Understanding Climate Risk

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Posts Tagged ‘Andrew Revkin

Zombie ping pong at the WSJ

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Last Friday, the Wall Street Journal published a letter from 16 scientists entitled: No Need to Panic About Global Warming: There’s no compelling scientific argument for drastic action to ‘decarbonize’ the world’s economy.

They tried to revivify a number of zombies.

  • Objecting to the statement that  “The evidence is incontrovertible: Global warming is occurring” from the American Physical Society’s climate policy statement.  Apparently, nothing in science is incontrovertible, not even data trending in one direction. The APS added a commentary “However, the word “incontrovertible” in the first sentence of the second paragraph of the 2007 APS statement is rarely used in science because by its very nature science questions prevailing ideas. The observational data indicate a global surface warming of 0.74 °C (+/- 0.18 °C) since the late 19th century.” Incontrovertible means there is no evidence to the contrary.
  • The lack of warming over the past decade zombie.
  • The CO2 is not a pollutant zombie.
  • The de Freitas / Climate Research affair zombie, where a paper by Soon and Baliunas that de Freitas edited  claimed that the recent warming was not unusual in the context of the past 1,000 years which they called a politically incorrect (but factually correct) conclusion. Unfortunately the paper was not factually correct and should not have been published. The Editor in Chief and three associate editors resigned, leading the publishers to revamp the journal, de Freitas losing his editorial position in the process.
  • The climate change – Lysenkoism zombie.
  • Climate science is at the trough zombie (follow the money).

They also claimed:

A recent study of a wide variety of policy options by Yale economist William Nordhaus showed that nearly the highest benefit-to-cost ratio is achieved for a policy that allows 50 more years of economic growth unimpeded by greenhouse gas controls.

Andrew Revkin of New York Times blog Dot Earth posted a response by Nordhaus:

The piece completely misrepresented my work. My work has long taken the view that policies to slow global warming would have net economic benefits, in the trillion of dollars of present value. This is true going back to work in the early 1990s (MIT Press, Yale Press, Science, PNAS, among others). I have advocated a carbon tax for many years as the best way to attack the issue. I can only assume they either completely ignorant of the economics on the issue or are willfully misstating my findings.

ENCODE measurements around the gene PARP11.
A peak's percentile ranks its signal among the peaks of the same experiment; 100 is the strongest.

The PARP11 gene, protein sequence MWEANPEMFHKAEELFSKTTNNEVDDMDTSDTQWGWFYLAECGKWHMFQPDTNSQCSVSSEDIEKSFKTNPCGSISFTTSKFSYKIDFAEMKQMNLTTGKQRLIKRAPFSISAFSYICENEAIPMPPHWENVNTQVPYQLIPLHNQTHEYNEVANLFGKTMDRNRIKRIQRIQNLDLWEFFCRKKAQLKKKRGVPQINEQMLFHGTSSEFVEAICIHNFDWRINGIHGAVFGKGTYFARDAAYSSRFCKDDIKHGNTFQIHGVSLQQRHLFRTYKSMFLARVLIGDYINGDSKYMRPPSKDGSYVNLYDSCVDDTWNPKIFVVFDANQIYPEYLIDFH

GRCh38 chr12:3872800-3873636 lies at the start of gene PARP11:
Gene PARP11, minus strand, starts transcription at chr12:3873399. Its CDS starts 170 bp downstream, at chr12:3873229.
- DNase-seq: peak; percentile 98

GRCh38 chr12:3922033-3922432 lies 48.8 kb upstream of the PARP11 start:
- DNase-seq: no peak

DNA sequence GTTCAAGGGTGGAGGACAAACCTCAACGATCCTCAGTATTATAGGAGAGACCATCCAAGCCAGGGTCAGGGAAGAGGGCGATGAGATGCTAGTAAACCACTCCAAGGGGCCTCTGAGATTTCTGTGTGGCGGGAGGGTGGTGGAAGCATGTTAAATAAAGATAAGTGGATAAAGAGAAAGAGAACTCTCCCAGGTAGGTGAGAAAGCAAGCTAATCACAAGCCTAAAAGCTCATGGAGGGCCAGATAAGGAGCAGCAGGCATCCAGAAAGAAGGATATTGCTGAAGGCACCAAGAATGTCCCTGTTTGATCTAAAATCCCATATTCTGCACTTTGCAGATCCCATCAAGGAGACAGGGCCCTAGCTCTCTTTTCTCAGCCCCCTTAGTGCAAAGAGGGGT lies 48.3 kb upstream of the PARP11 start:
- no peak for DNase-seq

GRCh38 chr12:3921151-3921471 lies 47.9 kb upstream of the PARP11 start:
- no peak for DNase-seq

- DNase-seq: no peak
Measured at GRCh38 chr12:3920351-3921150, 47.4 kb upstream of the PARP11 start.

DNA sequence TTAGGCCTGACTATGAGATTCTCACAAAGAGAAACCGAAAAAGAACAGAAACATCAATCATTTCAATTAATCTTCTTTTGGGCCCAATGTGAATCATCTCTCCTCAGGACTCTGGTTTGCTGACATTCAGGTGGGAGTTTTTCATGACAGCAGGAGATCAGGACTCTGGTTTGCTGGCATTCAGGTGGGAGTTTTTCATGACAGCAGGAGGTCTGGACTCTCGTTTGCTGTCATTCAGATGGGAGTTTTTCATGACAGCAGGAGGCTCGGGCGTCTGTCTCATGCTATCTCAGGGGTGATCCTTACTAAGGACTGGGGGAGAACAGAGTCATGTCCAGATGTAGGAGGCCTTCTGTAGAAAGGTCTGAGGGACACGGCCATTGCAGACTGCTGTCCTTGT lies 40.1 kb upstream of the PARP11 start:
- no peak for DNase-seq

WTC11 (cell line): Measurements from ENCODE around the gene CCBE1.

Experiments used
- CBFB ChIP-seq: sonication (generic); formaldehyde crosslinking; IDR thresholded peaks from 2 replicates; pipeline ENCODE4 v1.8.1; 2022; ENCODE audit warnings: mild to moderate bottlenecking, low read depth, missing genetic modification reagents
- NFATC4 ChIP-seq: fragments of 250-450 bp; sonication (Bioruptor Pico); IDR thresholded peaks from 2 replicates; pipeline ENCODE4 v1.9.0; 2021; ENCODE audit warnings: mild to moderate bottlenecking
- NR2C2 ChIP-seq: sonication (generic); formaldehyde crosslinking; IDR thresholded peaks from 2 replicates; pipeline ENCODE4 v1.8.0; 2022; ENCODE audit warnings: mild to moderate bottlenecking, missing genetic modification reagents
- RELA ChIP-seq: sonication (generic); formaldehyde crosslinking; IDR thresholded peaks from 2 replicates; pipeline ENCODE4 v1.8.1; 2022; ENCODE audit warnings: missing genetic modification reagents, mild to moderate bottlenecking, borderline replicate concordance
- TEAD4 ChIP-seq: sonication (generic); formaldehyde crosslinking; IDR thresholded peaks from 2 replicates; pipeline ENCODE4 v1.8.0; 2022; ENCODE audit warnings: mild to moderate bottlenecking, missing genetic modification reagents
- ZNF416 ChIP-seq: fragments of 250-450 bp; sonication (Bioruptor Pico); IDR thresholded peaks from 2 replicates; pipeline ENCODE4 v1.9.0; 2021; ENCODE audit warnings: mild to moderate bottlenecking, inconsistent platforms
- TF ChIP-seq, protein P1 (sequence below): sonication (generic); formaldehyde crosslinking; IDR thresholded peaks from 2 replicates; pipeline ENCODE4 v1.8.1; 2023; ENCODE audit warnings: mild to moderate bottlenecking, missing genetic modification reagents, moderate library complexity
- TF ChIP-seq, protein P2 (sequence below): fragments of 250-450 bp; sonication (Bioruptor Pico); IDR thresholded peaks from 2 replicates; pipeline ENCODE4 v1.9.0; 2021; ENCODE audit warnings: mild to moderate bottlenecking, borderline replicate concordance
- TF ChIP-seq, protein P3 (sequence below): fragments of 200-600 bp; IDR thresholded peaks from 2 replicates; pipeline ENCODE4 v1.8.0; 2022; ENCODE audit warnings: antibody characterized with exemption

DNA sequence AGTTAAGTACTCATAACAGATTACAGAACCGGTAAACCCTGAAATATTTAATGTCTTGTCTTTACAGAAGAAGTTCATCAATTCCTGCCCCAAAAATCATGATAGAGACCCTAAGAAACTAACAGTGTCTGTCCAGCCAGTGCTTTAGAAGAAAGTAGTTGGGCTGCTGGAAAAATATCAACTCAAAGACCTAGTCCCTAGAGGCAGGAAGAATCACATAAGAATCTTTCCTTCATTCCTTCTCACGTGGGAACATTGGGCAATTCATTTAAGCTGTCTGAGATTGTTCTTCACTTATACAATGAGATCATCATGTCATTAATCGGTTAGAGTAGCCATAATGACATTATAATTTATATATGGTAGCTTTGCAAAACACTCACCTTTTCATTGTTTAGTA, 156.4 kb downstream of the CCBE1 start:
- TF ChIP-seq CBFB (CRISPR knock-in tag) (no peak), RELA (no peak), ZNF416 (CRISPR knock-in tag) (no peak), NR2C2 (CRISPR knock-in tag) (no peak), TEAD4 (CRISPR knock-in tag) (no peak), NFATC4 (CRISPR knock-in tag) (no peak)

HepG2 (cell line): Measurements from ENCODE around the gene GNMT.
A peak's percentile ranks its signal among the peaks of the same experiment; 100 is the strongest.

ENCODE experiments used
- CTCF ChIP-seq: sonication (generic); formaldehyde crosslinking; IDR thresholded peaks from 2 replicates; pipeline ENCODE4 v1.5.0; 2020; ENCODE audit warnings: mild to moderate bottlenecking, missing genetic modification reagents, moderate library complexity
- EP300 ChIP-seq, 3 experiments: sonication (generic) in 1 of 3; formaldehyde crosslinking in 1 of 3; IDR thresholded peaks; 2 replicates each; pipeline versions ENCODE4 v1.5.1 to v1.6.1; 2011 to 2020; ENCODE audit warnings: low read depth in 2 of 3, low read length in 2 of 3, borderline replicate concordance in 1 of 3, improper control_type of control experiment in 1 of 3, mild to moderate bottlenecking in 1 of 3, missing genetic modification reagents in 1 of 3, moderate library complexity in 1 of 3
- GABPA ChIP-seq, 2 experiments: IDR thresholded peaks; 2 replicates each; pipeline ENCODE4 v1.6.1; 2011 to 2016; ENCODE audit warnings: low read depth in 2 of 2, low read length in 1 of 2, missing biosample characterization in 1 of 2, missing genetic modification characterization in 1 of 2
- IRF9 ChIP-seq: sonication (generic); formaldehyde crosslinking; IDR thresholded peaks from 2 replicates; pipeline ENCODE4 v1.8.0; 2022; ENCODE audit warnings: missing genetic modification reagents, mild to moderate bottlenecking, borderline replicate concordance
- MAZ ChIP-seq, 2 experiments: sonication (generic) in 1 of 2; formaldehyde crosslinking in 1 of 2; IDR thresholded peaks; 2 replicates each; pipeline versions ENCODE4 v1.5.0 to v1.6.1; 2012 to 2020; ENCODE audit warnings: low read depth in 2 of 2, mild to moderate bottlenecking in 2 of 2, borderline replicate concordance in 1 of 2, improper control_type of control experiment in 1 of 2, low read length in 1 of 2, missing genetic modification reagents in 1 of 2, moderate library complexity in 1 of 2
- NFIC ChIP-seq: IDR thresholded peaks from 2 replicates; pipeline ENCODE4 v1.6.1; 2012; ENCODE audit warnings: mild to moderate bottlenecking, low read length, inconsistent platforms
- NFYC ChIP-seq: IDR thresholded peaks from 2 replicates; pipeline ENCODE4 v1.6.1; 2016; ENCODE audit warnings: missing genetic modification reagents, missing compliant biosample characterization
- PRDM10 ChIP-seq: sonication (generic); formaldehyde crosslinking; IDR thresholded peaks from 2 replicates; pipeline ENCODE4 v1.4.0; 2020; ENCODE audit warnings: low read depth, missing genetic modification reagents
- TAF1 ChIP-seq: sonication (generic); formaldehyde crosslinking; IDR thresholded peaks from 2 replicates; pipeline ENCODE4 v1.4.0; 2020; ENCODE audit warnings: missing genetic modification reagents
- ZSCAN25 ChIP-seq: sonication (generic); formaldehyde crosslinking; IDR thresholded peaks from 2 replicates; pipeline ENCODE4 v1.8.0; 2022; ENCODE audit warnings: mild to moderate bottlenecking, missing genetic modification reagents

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75 Gigatonnes and counting

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Late last year Andrew Revkin of the New York Times blog DotEarth got in touch with a few people to ask their view of Australia’s carbon legislation. He followed up with a question asking whether the legislation was any good if Australia’s large coal exports weren’t included. Can the  US and Australia slake China’s coal thirst and still claim CO2 progress? He got views both pro and con. I ended up writing a post that was glass half  empty – glass half full.

One of the most vocal critics of the domestic policy was Guy Pearse, author of Quarry Vision and High and Dry, an essay and book about the relationship between Australia’s mining industry, politics, and climate policy. I was interested in how much CO2 Australia was likely to export, but had come up high and dry. So I asked Guy what the numbers were. Coincidently he was putting together estimates for current and future projects for a talk at the Woodford Folk Festival, so I offered to have a look at the temperature and CO2 budget effects. Guy’s estimate is that Australia will export about 75 Gigatonnes CO2 conservatively between now and 2050.  That’s 10% of the total budget estimated by the German agency WBGU (pdf) that can be emitted from 2008 to give a 2 in 3 chance of avoiding 2°C.

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Written by Roger Jones

January 6, 2012 at 1:12 am

Revkin on Australia’s coal exports: the elephant in the national climate policy room

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Andrew Revkin of Dot Earth has contacted a few researchers on both sides of the big pond to comment on what Australia’s national carbon management legislation might mean for the US. The overall view was that Australia’s current situation is affected by our political context, limiting its ability to translate to the US situation, but that the effectiveness of the legislation was definitely improved by the committee process that resulted from the last federal election. He returned last week to ask the question: I find it hard to believe that anyone who cares about GLOBAL greenhouse gas emissions /concentrations could cheer the (Australian) law, and – if so – I’d have to ask why? The motivation for this question was Australia’s coal exports, which are largely untouched by the legislation (a fact, widely touted as a good thing for the economy).

This is a really interesting and difficult question and garnered a range of comments that reveal substantial disagreements between experts. Read all the responses on Dot Earth. I’m torn by this question because I:

  1. Do cheer the legislation for what it can potentially achieve, and
  2. Don’t think it does much for rising international emissions due to the economic boom. The boom has accelerated growth in coal-generated carbon emissions since 2000, mainly growth in China, and affects emission projections out to 2020 and beyond as India and other countries join in.

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Written by Roger Jones

November 19, 2011 at 4:21 pm